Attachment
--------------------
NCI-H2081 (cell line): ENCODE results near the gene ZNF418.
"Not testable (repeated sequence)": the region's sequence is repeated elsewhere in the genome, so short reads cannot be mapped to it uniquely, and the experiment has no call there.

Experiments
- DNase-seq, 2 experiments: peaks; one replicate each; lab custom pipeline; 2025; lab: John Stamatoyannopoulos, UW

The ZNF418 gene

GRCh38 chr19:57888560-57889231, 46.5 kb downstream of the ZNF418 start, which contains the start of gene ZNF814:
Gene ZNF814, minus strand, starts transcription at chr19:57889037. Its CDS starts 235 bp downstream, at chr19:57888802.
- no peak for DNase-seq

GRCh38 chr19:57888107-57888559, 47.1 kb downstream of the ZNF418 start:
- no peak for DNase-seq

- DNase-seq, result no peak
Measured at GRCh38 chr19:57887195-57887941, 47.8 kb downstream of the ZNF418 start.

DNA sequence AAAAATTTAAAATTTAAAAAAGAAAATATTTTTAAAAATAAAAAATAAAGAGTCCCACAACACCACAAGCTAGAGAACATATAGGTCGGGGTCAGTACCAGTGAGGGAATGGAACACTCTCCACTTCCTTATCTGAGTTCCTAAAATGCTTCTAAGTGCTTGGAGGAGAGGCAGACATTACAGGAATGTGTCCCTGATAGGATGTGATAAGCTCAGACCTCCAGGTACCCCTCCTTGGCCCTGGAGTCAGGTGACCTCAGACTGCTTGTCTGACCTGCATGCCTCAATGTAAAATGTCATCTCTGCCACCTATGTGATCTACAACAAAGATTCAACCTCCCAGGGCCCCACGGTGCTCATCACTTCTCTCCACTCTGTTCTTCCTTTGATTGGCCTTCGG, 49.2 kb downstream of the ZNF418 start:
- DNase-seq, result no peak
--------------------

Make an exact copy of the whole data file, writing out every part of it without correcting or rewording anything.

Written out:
NCI-H2081 (cell line): ENCODE results near the gene ZNF418.
"Not testable (repeated sequence)": the region's sequence is repeated elsewhere in the genome, so short reads cannot be mapped to it uniquely, and the experiment has no call there.

Experiments
- DNase-seq, 2 experiments: peaks; one replicate each; lab custom pipeline; 2025; lab: John Stamatoyannopoulos, UW

The ZNF418 gene

GRCh38 chr19:57888560-57889231, 46.5 kb downstream of the ZNF418 start, which contains the start of gene ZNF814:
Gene ZNF814, minus strand, starts transcription at chr19:57889037. Its CDS starts 235 bp downstream, at chr19:57888802.
- no peak for DNase-seq

GRCh38 chr19:57888107-57888559, 47.1 kb downstream of the ZNF418 start:
- no peak for DNase-seq

- DNase-seq, result no peak
Measured at GRCh38 chr19:57887195-57887941, 47.8 kb downstream of the ZNF418 start.

DNA sequence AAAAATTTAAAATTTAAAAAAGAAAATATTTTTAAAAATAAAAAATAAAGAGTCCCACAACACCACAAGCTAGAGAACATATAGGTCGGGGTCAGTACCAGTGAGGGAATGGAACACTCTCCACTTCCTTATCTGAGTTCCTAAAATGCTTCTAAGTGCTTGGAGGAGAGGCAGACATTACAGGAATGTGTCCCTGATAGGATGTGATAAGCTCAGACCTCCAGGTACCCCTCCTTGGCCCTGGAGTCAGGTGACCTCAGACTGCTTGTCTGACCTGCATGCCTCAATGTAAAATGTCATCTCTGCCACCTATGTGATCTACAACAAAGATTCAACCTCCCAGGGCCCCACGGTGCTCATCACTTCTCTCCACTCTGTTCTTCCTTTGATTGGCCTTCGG, 49.2 kb downstream of the ZNF418 start:
- DNase-seq, result no peak